Fortunately, thinkmoney uncovered unspoken benefits for companies if Britain abandoned its cash.
In addition, their research also revealed which parts of the UK were best prepared for "money death".
1. The average activity would see an increase of £ 23,145
Research has revealed that companies lose £ 23,145 when they only accept cash transactions.
2. Lower risk of illness due to "dirty cash"
Over a life of 113 months, the average £ 20 bill is exchanged 2,238 times.
A medium banknote contains up to 3,000 different types of bacteria, some of which are known to spread skin infections, food poisoning, and stomach ulcers.
3. Safer Workplaces for Retail and Hospitality Workers
Since 2012, crime in the food and retail sectors has declined by 9%, which could be attributed to a decrease in the number of institutions managing cash.
4. Your money is safer with the banks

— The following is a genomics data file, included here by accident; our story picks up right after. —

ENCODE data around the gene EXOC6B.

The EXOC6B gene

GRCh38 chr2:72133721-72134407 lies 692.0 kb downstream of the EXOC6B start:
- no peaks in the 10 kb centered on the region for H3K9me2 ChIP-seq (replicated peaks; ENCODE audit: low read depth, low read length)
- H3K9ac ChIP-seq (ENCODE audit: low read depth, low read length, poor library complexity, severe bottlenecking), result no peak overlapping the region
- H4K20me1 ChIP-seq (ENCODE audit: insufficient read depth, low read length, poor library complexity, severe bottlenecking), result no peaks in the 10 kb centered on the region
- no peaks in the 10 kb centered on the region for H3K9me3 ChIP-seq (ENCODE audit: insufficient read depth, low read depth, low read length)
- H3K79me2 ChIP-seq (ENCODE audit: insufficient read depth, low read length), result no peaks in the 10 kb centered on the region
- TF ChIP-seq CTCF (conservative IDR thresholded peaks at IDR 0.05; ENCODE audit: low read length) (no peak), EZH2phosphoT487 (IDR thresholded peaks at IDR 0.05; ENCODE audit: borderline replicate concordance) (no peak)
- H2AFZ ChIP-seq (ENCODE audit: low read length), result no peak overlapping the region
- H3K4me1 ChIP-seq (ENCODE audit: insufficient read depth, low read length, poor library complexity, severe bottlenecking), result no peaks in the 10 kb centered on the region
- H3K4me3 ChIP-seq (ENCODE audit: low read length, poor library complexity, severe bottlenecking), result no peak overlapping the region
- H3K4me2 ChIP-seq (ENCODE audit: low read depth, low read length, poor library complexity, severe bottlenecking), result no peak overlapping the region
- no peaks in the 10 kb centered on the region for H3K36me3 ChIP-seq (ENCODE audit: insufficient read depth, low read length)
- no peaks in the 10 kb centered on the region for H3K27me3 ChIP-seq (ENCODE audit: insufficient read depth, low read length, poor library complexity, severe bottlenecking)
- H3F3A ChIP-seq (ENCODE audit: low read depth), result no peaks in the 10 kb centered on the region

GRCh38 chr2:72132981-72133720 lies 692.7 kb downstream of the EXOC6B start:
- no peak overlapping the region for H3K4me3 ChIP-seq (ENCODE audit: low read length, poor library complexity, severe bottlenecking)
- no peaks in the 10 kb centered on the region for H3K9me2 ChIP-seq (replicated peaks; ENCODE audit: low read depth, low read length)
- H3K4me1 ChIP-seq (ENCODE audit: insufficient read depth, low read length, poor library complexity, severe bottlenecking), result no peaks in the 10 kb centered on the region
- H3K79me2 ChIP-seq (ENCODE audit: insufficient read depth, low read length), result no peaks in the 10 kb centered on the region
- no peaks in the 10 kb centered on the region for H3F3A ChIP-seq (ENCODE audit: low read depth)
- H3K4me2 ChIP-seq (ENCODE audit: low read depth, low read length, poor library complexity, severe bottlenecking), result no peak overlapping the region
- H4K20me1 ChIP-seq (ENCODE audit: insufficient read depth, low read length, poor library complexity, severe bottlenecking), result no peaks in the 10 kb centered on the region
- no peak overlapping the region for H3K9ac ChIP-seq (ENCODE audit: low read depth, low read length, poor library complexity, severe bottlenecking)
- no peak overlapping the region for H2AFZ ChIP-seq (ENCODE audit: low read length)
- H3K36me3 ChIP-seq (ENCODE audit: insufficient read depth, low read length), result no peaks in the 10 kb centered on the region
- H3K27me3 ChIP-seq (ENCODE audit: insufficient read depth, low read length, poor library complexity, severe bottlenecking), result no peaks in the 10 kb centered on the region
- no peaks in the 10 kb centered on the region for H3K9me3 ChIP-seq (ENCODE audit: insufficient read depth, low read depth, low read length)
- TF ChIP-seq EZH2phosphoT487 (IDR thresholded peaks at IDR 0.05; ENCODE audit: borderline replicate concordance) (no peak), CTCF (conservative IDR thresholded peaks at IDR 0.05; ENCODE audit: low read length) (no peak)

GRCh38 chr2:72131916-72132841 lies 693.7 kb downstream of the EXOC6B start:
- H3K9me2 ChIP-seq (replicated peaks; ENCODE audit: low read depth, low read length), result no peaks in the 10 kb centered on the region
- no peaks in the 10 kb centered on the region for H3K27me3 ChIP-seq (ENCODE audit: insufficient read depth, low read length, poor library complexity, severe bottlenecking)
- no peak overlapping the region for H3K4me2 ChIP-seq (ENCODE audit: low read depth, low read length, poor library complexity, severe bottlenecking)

Last year, British banks managed to prevent 1.66 billion pounds of fraud.
5. Potential £ 80 Million Increase in Charitable Donations
Due to lack of money, British charities lose 80 million pounds a year.
However, another organization heavily reliant on donations, the church, has seen its donations increase by 97% since accepting contactless payments.
6. The government could save 35 billion pounds – which could be invested in companies
Each year the HMRC loses £ 35 billion in tax evasion.
If Britain did not use money, this economy could be invested in companies.
While there was a noticeable drop in the number of people using ATMs, thinkmoney also revealed which regions had experienced the largest decline in the past year. The results suggest which regions are best prepared for a cashless society.
|The decline in automatic teller withdrawals between 2017 and 2018|
|Region of United Kingdom||Reduction in the number of automatic teller withdrawals|
|East of England||-6.0%|
|Yorkshire and Humber||-4.4%|
|Midlands of the East||-4.3%|
It is clear from this study that Northern Ireland is the least prepared for a cashless society. It should also be noted that last year, N.I. was the only region to record an increase in the number of bank branch openings. All other regions experienced a sharp decline.